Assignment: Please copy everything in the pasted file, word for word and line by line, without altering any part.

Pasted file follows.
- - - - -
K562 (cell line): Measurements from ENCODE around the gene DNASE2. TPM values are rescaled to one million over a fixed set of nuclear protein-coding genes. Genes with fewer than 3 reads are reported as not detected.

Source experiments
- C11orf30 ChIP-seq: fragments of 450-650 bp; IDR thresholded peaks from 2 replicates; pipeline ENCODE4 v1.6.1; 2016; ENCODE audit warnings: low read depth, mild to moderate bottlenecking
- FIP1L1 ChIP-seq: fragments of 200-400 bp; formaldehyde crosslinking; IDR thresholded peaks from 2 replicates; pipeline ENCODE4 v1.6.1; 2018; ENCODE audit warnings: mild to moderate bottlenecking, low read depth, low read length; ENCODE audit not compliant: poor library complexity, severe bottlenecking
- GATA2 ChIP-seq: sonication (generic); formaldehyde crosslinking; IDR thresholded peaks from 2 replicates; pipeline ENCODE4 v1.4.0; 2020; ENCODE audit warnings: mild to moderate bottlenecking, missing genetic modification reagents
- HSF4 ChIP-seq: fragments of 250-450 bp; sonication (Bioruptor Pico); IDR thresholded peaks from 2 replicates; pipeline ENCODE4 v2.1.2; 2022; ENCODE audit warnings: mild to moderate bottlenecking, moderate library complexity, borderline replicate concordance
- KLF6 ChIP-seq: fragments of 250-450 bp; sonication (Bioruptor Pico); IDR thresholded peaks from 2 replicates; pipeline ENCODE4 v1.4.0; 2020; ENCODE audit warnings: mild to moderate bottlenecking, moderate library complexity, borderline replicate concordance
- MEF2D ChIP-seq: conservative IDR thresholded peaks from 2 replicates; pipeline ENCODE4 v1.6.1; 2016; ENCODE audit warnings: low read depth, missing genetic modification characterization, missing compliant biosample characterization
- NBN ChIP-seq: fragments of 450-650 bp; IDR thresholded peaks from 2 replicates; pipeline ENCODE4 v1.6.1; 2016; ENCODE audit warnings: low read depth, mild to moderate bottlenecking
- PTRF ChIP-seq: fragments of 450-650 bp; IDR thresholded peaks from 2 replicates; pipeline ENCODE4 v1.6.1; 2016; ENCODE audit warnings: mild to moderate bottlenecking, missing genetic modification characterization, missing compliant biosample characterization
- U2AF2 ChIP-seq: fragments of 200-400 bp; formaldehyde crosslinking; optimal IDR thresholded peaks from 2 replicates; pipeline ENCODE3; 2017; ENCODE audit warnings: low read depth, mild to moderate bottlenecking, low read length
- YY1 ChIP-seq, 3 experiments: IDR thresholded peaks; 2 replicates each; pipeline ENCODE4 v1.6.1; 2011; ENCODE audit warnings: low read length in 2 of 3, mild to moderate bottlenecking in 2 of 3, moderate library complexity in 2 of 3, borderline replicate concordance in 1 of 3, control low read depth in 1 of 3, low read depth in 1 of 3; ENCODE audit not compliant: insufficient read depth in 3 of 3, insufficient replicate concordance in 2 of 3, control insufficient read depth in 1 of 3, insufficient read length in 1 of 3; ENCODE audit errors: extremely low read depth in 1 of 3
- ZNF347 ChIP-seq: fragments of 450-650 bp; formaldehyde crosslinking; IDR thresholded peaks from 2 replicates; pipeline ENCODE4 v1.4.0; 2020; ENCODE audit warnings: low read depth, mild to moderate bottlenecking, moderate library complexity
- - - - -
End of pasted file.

K562 (cell line): Measurements from ENCODE around the gene DNASE2. TPM values are rescaled to one million over a fixed set of nuclear protein-coding genes. Genes with fewer than 3 reads are reported as not detected.

Source experiments
- C11orf30 ChIP-seq: fragments of 450-650 bp; IDR thresholded peaks from 2 replicates; pipeline ENCODE4 v1.6.1; 2016; ENCODE audit warnings: low read depth, mild to moderate bottlenecking
- FIP1L1 ChIP-seq: fragments of 200-400 bp; formaldehyde crosslinking; IDR thresholded peaks from 2 replicates; pipeline ENCODE4 v1.6.1; 2018; ENCODE audit warnings: mild to moderate bottlenecking, low read depth, low read length; ENCODE audit not compliant: poor library complexity, severe bottlenecking
- GATA2 ChIP-seq: sonication (generic); formaldehyde crosslinking; IDR thresholded peaks from 2 replicates; pipeline ENCODE4 v1.4.0; 2020; ENCODE audit warnings: mild to moderate bottlenecking, missing genetic modification reagents
- HSF4 ChIP-seq: fragments of 250-450 bp; sonication (Bioruptor Pico); IDR thresholded peaks from 2 replicates; pipeline ENCODE4 v2.1.2; 2022; ENCODE audit warnings: mild to moderate bottlenecking, moderate library complexity, borderline replicate concordance
- KLF6 ChIP-seq: fragments of 250-450 bp; sonication (Bioruptor Pico); IDR thresholded peaks from 2 replicates; pipeline ENCODE4 v1.4.0; 2020; ENCODE audit warnings: mild to moderate bottlenecking, moderate library complexity, borderline replicate concordance
- MEF2D ChIP-seq: conservative IDR thresholded peaks from 2 replicates; pipeline ENCODE4 v1.6.1; 2016; ENCODE audit warnings: low read depth, missing genetic modification characterization, missing compliant biosample characterization
- NBN ChIP-seq: fragments of 450-650 bp; IDR thresholded peaks from 2 replicates; pipeline ENCODE4 v1.6.1; 2016; ENCODE audit warnings: low read depth, mild to moderate bottlenecking
- PTRF ChIP-seq: fragments of 450-650 bp; IDR thresholded peaks from 2 replicates; pipeline ENCODE4 v1.6.1; 2016; ENCODE audit warnings: mild to moderate bottlenecking, missing genetic modification characterization, missing compliant biosample characterization
- U2AF2 ChIP-seq: fragments of 200-400 bp; formaldehyde crosslinking; optimal IDR thresholded peaks from 2 replicates; pipeline ENCODE3; 2017; ENCODE audit warnings: low read depth, mild to moderate bottlenecking, low read length
- YY1 ChIP-seq, 3 experiments: IDR thresholded peaks; 2 replicates each; pipeline ENCODE4 v1.6.1; 2011; ENCODE audit warnings: low read length in 2 of 3, mild to moderate bottlenecking in 2 of 3, moderate library complexity in 2 of 3, borderline replicate concordance in 1 of 3, control low read depth in 1 of 3, low read depth in 1 of 3; ENCODE audit not compliant: insufficient read depth in 3 of 3, insufficient replicate concordance in 2 of 3, control insufficient read depth in 1 of 3, insufficient read length in 1 of 3; ENCODE audit errors: extremely low read depth in 1 of 3
- ZNF347 ChIP-seq: fragments of 450-650 bp; formaldehyde crosslinking; IDR thresholded peaks from 2 replicates; pipeline ENCODE4 v1.4.0; 2020; ENCODE audit warnings: low read depth, mild to moderate bottlenecking, moderate library complexity